There are many ways of being a leader. One is command and control – all is dictated from the top. Another is Servant Leadership. This is the idea proposed in the 1970’s by Robert Greenleaf that the best leaders are those who serve the interests of their people and their communities, who may share power but who are not driven by the accumulation of power. Queen Elizabeth II of the United Kingdom is a good example of a servant leader, her role being to serve the people. The Dalai Lama is possibly the supreme example of leading to serve.
Research in the field of neuroscience suggests that where leaders focus on asserting their authority and their place in the hierarchy, there is a negative effect on problem solving capabilities. And where everyone knows their place and importantly, their value in a team, performance improves.
Steve Jobs is famously remembered for his quote on hiring good people and then letting them tell the leader what to do. With this in mind, the role of the leader is essentially to
Set direction – based on vision as to the future of the organisation and hence the team
Build community – ensure good relations outside of the team
Build the team – recruit, develop, engage and and motivate.
In particular within Servant Leadership the leader’s role is empowerment of the team; to have recruited a team in which the members jointly have more skills and knowledge than the leader. It is the role of the leader to develop the team and deliver the requirements in the most effective way. A good way to do this is to deploy these key skills when leading your team:
Awareness, Empathy, Persuasion, Listening
Awareness: Knowing the team members; their strengths, weaknesses, learning needs, individual communication skills.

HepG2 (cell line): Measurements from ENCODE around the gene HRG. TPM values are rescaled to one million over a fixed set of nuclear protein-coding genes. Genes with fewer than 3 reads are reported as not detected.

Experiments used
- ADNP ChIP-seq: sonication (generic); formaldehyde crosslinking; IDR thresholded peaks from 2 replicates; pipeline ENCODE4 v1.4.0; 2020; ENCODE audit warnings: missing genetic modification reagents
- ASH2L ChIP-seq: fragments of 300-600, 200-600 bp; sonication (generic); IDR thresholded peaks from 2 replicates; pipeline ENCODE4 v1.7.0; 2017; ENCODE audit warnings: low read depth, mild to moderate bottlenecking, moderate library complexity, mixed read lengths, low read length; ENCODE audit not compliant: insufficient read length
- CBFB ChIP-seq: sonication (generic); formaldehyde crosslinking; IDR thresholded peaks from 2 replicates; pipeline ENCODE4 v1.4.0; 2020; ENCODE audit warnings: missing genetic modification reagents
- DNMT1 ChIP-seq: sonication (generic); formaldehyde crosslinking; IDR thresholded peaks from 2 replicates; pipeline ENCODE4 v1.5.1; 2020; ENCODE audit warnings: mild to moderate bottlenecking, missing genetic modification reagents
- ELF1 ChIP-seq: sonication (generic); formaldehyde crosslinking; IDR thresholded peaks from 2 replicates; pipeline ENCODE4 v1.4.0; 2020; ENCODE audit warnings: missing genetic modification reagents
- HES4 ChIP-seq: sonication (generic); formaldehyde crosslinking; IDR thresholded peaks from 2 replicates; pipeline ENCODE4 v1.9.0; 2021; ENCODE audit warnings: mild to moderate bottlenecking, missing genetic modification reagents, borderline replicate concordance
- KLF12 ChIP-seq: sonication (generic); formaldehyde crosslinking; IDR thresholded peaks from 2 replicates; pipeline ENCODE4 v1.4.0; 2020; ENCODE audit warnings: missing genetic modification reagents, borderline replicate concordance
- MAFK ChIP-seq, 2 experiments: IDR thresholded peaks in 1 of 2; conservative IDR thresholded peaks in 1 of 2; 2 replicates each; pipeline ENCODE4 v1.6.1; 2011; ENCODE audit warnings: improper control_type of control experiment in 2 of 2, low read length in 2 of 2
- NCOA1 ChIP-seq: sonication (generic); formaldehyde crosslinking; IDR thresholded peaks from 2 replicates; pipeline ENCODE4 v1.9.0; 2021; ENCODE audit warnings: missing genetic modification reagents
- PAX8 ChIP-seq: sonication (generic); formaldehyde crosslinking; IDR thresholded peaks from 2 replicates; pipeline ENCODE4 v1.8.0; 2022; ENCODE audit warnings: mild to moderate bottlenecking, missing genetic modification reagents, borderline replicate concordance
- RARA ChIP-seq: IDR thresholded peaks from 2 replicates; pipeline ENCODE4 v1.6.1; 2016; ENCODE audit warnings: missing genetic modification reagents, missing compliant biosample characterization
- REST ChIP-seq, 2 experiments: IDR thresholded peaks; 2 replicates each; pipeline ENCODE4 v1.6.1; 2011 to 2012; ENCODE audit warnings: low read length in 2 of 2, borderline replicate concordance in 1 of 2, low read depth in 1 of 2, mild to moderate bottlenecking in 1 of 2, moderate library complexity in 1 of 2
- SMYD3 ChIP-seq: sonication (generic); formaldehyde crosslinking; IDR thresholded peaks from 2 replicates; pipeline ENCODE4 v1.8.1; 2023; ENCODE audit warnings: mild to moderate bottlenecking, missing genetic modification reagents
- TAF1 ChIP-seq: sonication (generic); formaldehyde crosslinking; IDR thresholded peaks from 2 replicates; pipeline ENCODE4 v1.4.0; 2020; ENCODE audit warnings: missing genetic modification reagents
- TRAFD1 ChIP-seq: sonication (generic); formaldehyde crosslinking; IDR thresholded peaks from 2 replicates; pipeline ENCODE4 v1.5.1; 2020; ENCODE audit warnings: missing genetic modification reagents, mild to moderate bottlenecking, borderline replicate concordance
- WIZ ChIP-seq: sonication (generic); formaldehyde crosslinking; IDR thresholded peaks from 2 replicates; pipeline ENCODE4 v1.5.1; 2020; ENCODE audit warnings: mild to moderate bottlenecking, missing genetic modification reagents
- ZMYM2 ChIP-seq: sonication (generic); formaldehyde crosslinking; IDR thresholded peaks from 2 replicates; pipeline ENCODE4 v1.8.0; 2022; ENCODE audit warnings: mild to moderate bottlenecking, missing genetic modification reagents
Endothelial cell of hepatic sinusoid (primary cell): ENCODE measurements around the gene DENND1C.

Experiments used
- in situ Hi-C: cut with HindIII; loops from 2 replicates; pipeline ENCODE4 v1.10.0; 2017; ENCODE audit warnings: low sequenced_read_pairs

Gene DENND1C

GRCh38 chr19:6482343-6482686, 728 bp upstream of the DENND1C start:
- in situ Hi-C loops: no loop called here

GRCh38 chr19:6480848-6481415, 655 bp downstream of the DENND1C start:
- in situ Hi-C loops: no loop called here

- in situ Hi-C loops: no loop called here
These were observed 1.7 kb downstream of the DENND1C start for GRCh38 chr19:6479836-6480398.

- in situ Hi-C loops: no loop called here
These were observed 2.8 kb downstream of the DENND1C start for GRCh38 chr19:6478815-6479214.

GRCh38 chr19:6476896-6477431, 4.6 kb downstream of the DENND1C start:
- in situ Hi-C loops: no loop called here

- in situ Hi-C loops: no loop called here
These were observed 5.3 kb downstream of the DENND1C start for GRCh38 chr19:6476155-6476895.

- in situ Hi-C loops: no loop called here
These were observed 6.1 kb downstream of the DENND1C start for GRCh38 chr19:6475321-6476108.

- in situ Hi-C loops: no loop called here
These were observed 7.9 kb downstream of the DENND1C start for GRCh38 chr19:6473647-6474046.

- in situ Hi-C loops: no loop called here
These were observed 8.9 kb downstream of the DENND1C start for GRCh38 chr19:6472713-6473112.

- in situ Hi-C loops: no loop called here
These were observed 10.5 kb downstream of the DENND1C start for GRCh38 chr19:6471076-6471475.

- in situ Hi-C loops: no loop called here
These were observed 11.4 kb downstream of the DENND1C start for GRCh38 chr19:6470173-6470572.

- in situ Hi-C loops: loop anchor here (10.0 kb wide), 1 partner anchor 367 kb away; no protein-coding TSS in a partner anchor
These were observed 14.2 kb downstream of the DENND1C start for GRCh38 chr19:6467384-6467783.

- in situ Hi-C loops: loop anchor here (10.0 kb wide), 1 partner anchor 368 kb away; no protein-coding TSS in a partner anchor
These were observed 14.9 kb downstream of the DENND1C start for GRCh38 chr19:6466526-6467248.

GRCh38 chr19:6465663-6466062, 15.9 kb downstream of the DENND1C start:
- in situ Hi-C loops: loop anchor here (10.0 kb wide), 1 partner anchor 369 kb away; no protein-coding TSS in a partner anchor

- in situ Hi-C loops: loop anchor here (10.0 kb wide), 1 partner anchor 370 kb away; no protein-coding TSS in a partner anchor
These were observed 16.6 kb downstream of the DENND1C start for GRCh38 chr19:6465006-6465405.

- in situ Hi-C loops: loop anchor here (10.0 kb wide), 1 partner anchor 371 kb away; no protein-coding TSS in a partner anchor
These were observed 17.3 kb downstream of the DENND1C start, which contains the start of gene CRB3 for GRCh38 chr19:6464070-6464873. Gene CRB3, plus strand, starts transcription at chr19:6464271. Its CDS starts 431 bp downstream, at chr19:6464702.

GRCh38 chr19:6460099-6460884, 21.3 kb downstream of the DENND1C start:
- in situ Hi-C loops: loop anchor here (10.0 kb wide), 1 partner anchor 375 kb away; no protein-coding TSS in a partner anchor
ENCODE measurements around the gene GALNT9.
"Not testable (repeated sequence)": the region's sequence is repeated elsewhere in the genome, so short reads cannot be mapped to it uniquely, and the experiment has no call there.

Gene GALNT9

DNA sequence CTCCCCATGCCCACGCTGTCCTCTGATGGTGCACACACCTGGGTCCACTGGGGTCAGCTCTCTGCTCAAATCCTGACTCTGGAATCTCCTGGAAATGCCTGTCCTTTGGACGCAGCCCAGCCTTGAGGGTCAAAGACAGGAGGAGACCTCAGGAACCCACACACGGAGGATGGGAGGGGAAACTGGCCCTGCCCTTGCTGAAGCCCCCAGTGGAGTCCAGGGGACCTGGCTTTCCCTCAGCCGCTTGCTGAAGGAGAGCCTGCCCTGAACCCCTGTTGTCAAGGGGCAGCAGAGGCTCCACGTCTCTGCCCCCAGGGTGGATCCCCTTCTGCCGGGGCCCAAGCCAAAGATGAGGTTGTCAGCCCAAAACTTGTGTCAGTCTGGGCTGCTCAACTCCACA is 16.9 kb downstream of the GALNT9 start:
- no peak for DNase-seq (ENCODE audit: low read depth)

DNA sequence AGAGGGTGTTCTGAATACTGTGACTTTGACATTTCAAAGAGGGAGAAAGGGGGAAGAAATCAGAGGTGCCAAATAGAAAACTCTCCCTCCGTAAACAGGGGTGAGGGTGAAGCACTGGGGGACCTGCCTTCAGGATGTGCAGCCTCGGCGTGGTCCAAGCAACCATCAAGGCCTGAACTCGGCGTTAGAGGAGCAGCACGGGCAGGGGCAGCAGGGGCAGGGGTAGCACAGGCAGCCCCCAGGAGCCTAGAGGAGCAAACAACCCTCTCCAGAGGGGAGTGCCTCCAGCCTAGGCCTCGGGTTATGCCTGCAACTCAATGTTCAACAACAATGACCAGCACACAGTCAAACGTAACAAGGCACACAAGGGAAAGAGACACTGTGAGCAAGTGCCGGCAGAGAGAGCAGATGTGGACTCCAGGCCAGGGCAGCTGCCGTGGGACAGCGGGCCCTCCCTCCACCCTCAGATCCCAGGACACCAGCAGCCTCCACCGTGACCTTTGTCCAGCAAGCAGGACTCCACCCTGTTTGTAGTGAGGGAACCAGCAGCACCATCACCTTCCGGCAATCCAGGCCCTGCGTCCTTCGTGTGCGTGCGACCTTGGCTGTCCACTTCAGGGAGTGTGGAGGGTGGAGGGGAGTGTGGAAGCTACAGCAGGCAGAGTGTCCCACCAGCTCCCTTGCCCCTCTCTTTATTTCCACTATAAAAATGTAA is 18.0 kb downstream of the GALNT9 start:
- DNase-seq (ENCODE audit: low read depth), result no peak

Empathy: Looking for, listening to and acknowledging things which are preventing the team and its members from succeeding. And finding ways of working together to fix them.
Persuasion: It is the responsibility of the leader to deliver what is required. And so the team members must also want to deliver too, so they need to be engaged and on-side, knowing their purpose and value to the outcomes.
Listening: The collective ideas of the team are likely to be better than just yours – but listen with your eyes, listen for voice tone and emotions as well as content.
There are times when command and control are essential, such as in an emergency. However, in these circumstances, having built up the trust in the team and knowing the individuals through leading with humility will help ensure success.
Being humble enough to know that you don’t know everything, and that the only way to do things may not be your way is a good start – enabling others, rather, is the key to your success as a Servant Leader
“A leader is best when people barely knows he exists; when his work is done, his aim fulfilled they will say ‘we did it ourselves’”